UPDATE 3-IMF gives China’s currency prized reserve asset status

1 Dec 2015 | Author: | No comments yet »

China joins IMF currency basket: Why it matters.

IMF Managing Director Christine Lagarde said the inclusion was “clearly an important milestone in a journey that had begun months, if not years ago” to a “market-driven” economy in China.Monday afternoon, the International Monetary Fund’s (IMF) Executive Board voted in favor of allowing China’s currency — the yuan (or renminbi) — to join the ranks of the world’s most elite monies.

On Oct. 1, 2016, the yuan will officially be added to the IMF’s Special Drawing Rights (SDR) basket of currencies, which previously included only the dollar, euro, yen, and pound sterling. The decision to include the yuan in the basket indicates the board felt the yuan meets the required “freely useable” standard, meaning it is widely used to settle international transactions and widely traded in foreign exchange markets. To meet the IMF’s criteria, Beijing has undertaken a flurry of reforms in recent months, including better access for foreigners to Chinese currency markets, more frequent debt issuance and expanded yuan trading hours. “The renminbi’s inclusion in the SDR is a clear indication of the reforms that have been implemented and will continue to be implemented,” she told reporters. Currency traders and economists see the change as encouragement to Beijing to make faster progress on promises to make the yuan “freely tradable” and open its financial system. The yuan CNH= CNY= will have a 10.92 percent share, in line with expectations, after a review of the weightings formula for the SDR which also cut the euro’s share by more than 6 percentage points.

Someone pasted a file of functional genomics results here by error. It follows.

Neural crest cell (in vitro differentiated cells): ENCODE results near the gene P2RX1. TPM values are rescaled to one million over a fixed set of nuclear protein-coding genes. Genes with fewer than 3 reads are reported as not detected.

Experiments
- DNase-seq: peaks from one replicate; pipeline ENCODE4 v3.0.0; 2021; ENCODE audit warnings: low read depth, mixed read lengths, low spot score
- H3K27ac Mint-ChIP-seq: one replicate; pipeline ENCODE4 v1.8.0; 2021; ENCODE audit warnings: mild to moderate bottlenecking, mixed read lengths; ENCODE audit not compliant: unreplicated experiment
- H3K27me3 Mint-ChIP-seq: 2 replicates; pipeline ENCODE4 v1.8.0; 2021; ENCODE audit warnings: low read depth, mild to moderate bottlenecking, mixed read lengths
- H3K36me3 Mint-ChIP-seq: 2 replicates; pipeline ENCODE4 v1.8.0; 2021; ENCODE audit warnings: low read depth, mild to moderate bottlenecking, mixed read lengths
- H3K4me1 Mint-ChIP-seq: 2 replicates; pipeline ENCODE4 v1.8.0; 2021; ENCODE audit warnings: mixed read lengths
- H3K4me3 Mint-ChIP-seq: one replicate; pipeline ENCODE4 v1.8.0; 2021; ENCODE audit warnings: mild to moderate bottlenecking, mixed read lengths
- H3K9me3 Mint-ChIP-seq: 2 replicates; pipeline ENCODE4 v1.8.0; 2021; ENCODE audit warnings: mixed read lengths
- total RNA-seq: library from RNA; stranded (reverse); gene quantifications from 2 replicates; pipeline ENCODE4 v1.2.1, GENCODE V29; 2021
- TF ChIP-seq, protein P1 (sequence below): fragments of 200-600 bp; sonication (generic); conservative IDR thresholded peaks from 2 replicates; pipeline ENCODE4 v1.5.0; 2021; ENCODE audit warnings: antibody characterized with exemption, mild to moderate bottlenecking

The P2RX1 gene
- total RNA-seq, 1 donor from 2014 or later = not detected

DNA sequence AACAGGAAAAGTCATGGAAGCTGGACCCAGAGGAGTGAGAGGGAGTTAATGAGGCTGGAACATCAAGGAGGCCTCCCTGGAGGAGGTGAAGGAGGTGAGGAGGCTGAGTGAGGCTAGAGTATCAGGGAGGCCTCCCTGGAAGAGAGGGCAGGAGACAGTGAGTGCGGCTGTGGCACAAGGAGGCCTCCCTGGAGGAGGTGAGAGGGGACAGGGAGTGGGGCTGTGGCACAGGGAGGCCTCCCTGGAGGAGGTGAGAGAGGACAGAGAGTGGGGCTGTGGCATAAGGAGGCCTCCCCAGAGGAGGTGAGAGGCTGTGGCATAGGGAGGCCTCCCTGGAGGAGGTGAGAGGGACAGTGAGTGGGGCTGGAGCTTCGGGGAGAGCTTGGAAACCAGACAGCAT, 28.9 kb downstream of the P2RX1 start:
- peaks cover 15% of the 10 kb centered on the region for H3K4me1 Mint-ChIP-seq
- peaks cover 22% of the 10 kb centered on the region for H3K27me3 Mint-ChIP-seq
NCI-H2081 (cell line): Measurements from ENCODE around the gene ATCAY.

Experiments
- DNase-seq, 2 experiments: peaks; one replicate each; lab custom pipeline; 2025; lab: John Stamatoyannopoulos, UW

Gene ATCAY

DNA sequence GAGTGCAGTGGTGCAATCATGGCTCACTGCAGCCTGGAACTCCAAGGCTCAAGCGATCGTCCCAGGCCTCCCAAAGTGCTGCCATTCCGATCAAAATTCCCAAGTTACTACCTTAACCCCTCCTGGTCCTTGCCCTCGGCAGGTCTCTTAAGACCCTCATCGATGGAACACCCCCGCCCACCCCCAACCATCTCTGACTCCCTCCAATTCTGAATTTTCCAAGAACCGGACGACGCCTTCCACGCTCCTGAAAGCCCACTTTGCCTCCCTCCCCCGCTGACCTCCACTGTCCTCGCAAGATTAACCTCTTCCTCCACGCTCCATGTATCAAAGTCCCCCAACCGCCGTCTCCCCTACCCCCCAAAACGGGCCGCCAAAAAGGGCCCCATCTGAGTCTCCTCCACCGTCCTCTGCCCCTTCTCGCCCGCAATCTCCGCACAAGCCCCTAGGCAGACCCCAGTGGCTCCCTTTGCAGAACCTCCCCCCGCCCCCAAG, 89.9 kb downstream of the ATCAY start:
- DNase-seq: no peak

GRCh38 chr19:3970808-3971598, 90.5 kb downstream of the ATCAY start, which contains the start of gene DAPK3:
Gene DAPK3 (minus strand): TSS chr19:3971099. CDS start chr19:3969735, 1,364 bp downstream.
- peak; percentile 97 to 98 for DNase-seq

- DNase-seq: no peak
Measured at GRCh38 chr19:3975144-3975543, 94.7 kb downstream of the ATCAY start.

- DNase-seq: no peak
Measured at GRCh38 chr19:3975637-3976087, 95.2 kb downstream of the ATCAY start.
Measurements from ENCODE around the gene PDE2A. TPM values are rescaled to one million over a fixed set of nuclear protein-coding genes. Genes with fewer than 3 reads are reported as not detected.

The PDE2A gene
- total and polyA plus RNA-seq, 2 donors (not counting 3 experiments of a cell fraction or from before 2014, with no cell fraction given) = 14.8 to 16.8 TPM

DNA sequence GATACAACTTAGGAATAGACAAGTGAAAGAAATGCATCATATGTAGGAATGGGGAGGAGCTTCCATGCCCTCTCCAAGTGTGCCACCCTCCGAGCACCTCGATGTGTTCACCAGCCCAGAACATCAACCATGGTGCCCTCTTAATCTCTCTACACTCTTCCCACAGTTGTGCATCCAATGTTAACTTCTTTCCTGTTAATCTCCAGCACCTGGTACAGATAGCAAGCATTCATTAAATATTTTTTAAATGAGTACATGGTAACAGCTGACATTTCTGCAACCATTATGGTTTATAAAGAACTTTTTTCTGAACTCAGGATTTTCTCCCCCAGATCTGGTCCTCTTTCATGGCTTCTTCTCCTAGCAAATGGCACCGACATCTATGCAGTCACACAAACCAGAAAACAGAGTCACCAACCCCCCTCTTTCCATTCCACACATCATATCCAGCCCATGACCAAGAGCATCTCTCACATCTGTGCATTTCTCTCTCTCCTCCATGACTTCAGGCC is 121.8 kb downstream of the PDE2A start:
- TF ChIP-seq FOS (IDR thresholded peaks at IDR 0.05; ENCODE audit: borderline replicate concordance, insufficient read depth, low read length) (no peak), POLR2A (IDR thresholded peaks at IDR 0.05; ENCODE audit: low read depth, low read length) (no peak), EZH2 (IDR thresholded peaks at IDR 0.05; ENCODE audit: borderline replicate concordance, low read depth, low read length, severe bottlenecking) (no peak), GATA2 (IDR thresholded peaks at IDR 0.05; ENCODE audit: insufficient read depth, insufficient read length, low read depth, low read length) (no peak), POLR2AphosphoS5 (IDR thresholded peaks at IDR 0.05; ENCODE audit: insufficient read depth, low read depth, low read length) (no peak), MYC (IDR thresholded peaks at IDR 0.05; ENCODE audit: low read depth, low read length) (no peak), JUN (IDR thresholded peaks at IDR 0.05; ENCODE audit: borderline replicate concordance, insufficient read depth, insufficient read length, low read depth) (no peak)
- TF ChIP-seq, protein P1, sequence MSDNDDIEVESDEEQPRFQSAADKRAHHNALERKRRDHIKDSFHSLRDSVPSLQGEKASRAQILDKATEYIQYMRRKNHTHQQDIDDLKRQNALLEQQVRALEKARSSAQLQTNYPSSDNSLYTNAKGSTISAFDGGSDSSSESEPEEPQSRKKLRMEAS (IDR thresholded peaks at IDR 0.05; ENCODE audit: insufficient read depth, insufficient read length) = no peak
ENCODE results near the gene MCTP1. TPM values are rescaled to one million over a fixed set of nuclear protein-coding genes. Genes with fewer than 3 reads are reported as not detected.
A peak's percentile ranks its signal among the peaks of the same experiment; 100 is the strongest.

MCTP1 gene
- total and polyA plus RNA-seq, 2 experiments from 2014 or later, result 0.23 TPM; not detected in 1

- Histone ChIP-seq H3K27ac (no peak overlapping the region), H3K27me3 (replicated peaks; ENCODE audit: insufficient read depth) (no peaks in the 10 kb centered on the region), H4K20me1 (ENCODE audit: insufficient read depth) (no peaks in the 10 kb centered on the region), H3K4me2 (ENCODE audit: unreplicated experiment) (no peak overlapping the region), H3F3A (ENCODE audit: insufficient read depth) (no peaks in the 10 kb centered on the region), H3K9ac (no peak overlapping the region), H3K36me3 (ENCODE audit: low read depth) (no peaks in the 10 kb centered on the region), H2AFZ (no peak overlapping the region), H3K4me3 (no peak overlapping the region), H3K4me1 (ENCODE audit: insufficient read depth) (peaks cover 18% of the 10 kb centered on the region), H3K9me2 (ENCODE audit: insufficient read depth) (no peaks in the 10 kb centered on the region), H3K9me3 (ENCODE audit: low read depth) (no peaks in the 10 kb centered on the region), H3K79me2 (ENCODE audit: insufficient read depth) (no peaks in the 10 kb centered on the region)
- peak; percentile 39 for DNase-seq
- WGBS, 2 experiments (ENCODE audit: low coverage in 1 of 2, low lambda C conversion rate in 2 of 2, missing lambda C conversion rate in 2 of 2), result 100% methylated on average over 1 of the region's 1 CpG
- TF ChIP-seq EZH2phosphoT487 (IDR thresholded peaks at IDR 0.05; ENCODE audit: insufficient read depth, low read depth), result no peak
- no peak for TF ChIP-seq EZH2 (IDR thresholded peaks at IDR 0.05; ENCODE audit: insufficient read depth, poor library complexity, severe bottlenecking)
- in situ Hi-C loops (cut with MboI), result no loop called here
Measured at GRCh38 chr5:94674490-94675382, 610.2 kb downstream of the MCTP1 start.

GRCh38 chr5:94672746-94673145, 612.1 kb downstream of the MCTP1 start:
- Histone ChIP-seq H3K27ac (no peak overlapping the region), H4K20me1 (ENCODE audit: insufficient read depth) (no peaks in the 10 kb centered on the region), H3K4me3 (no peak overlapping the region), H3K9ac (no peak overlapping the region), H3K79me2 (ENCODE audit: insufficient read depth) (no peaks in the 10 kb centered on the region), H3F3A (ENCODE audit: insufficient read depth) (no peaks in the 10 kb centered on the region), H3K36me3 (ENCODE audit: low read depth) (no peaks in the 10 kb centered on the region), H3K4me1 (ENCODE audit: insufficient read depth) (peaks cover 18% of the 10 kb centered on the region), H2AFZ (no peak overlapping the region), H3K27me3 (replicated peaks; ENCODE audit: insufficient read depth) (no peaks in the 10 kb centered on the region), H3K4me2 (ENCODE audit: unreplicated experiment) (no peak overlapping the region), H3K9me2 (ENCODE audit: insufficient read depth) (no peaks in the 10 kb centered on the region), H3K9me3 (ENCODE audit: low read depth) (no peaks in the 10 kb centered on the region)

Just like individuals, governments maintain their own investment portfolios that function as a sort-of “rainy day fund.” Typically, central banks operate as their country’s investment managers, regularly making decisions about how best to allocate the government’s financial assets. But China is still criticized, particularly by the US, for manipulating its currency, typically by devaluing the yuan to bolster its exports and for some lingering constraints on capital flows. Following the global financial crisis, Beijing called in March 2009 for creation of a new currency, possibly based on the SDR, to reduce reliance on dollars but failed to attract support. These assets are appropriately referred to as “foreign exchange reserves.” Central banks typically hold a blend of currencies in their foreign exchange reserves.

The yuan is the No. 4 currency for global trade, accounting for about 2.5 percent of the total, according to SWIFT, the organization for interbank financial transfers. The addition is likely to fuel demand for China’s currency and for renminbi-denominated assets as central banks and foreign fund managers adjust their portfolios to reflect the yuan’s new status. Beijing controls the flow of money into and out of its economy but has encouraged the use of the yuan abroad, especially for trade, which helps Chinese exporters by eliminating the cost and risk of volatile exchange rates.